5. Education teaches you to put things in context. You don’t flame out over a minor incident and you may find, as President Obama taught, that it teaches sublime lessons.

6. Education makes you read fiction, perhaps in another language. Never will the lives of others flower for you faster and more heart-hittingly. You’ll identify with characters who seem glorious but are grimy underneath. You’ll spot greed and self-interest. You’ll learn about the unreliable narrator, about skepticism.

You will perhaps read Joseph Conrad’s 1900 novel, Lord Jim, about a young man striving for heroism. My favourite quote: “A man that is born falls into a dream like a man who falls into the sea,” says Stein, the philosopher. “If he tries to climb out into the air, he drowns. The way is to the destructive element submit yourself, and with the exertions of your hands and feet in the water make the deep, deep sea keep you up.”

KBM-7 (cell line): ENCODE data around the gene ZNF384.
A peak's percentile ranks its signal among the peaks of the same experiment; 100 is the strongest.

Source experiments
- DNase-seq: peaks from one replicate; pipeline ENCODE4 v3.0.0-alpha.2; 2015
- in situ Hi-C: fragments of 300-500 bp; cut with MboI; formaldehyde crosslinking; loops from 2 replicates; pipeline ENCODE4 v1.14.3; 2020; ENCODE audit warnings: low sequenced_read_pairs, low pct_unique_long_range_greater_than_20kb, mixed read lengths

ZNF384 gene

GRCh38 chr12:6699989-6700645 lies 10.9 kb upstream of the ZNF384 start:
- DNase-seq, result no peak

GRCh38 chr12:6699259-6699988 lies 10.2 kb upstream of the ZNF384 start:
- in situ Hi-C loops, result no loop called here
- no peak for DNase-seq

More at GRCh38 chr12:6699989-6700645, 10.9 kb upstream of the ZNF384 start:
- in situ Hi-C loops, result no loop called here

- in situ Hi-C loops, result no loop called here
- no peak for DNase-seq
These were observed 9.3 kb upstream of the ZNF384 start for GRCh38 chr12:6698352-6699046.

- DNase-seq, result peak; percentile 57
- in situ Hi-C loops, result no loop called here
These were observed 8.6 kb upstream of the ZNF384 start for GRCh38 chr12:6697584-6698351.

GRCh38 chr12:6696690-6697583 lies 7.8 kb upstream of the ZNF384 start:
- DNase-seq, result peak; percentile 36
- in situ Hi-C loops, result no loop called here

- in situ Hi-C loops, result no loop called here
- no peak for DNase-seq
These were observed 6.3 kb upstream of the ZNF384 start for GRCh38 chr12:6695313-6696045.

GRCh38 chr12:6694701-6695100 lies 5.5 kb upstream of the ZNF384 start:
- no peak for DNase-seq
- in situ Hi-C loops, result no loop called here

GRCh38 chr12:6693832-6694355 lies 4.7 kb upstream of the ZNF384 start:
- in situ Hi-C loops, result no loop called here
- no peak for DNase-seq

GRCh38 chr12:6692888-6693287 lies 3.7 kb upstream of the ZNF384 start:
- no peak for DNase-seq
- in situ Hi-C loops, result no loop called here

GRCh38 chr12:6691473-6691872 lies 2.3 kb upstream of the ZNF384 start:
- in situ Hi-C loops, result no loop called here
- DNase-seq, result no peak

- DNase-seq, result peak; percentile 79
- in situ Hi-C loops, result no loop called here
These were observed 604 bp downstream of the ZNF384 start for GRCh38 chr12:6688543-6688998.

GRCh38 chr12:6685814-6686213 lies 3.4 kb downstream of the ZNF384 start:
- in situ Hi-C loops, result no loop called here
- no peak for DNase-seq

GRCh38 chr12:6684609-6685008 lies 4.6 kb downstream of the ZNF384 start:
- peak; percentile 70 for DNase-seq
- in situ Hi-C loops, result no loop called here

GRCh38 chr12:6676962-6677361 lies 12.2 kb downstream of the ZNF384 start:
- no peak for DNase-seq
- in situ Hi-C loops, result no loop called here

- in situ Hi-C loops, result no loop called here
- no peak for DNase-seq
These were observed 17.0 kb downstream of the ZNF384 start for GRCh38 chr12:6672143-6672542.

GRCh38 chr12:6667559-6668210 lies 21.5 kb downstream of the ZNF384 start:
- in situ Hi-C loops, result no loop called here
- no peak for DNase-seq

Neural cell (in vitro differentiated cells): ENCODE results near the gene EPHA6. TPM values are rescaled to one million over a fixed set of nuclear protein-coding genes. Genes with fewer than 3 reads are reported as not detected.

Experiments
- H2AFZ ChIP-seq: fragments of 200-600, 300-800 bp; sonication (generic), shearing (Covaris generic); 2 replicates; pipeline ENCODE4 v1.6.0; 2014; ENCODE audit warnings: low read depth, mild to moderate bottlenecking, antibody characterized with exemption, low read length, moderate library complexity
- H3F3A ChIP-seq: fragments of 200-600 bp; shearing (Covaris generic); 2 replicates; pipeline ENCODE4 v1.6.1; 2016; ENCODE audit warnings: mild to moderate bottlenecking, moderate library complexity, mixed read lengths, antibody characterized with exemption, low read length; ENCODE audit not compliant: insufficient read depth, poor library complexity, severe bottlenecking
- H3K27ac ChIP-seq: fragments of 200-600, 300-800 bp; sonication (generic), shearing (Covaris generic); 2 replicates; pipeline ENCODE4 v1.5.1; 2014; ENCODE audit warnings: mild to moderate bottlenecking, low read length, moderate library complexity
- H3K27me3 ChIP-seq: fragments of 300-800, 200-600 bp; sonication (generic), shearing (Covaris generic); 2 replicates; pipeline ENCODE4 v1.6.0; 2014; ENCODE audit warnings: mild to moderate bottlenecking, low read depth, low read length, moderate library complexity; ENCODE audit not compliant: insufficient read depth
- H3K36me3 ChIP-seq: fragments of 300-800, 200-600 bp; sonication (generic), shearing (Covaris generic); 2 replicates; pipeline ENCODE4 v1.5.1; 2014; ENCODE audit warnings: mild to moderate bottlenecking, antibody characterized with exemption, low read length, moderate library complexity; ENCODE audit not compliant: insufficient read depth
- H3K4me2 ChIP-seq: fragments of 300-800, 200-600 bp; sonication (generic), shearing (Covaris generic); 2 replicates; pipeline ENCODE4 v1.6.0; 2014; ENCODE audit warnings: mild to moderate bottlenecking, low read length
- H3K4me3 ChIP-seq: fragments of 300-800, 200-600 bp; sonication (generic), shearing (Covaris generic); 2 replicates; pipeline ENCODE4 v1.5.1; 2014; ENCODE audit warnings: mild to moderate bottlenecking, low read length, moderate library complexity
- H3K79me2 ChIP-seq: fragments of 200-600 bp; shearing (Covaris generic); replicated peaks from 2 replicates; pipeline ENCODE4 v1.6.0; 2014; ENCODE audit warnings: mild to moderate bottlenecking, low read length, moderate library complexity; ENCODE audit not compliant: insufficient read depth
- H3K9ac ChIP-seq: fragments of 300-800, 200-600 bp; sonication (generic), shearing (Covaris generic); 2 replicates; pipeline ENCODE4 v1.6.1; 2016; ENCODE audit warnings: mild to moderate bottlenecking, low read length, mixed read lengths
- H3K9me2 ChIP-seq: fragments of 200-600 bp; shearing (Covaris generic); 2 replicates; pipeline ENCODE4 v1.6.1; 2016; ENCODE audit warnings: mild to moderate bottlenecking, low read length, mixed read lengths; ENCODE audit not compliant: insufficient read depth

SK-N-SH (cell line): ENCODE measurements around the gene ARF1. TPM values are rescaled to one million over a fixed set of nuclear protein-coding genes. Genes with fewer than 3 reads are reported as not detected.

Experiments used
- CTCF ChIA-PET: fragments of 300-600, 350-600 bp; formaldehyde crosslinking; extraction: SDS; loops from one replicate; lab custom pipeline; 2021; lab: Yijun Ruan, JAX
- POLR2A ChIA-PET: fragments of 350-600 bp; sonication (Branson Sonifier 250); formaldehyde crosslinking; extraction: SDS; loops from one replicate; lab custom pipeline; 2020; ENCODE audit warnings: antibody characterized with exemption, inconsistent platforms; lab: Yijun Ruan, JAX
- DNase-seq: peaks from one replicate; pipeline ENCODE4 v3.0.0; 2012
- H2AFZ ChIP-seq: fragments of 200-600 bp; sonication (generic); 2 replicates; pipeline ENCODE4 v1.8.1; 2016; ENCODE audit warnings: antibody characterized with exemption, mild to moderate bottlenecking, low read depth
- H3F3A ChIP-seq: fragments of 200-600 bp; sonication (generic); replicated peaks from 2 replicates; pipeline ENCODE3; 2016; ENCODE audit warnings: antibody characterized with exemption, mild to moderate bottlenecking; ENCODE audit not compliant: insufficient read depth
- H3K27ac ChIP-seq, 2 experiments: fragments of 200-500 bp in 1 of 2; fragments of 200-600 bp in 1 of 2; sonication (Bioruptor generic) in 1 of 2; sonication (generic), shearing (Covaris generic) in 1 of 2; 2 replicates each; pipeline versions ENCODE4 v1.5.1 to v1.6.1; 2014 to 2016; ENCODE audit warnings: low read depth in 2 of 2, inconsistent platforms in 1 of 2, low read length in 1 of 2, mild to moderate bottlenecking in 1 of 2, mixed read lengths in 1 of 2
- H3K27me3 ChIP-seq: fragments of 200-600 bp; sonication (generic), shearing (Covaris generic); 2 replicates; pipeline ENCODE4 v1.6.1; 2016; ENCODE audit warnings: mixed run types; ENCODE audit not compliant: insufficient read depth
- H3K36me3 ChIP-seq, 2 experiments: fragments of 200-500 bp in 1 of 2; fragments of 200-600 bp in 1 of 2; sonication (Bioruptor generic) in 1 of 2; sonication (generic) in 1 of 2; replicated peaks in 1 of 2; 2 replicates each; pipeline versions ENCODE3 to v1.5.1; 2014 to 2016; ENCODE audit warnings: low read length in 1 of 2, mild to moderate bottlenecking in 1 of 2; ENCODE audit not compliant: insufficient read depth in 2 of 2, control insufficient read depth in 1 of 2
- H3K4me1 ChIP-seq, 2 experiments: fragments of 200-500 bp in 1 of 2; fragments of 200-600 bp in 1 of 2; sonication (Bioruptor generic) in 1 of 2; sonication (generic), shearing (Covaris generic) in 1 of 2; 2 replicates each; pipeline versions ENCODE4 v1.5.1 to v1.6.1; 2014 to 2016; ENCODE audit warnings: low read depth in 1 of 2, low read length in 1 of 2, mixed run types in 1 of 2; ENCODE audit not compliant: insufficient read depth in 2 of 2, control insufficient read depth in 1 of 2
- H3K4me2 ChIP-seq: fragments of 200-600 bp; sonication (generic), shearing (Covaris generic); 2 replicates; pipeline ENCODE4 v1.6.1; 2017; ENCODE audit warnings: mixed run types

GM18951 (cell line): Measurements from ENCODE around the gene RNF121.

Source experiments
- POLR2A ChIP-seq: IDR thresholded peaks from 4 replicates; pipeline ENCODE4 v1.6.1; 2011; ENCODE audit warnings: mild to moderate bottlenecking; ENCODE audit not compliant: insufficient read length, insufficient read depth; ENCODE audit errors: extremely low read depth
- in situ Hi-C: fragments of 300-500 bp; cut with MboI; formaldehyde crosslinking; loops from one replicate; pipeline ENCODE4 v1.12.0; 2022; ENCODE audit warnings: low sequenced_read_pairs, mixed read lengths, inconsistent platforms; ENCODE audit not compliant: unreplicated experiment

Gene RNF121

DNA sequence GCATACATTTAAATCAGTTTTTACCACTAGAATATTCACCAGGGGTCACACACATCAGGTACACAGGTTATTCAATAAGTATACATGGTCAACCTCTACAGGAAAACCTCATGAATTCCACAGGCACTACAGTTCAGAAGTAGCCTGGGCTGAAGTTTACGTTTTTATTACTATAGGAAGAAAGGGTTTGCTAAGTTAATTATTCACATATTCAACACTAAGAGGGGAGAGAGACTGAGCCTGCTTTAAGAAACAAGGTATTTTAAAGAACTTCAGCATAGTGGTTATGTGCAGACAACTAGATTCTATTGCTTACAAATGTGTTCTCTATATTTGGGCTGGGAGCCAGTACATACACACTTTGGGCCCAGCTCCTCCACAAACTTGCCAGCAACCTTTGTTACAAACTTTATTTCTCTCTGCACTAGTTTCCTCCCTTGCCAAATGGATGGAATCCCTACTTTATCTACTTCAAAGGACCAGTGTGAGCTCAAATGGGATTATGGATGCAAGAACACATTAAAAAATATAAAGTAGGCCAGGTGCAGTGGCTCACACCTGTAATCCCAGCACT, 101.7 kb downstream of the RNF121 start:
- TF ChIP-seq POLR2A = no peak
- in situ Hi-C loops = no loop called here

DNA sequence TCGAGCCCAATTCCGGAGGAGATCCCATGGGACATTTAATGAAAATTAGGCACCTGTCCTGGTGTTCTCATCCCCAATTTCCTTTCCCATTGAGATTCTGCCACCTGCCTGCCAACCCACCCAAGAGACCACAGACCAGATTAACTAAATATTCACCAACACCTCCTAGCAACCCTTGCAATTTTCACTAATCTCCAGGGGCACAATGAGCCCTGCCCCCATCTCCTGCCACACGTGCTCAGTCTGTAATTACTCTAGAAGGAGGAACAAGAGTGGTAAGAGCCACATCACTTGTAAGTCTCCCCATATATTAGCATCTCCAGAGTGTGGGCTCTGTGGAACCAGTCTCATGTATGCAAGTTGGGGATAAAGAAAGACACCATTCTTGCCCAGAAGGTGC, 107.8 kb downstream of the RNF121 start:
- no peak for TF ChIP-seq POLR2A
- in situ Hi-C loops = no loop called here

In other words, think first. The destructive element is life itself but you can survive with a cool head and much hard work. You must do it on your own and blame no one.

I’ll end with another fine quote, this one from the 19th French poet Rémy de Gourmont, who presaged this current election horror. Don’t blame Trump. “Demons are like obedient dogs; they come when they are called.”

Fuente: https://www.thestar.com/news/world/uselection/2016/11/11/us-broke-its-public-education-system-got-trump-mallick.html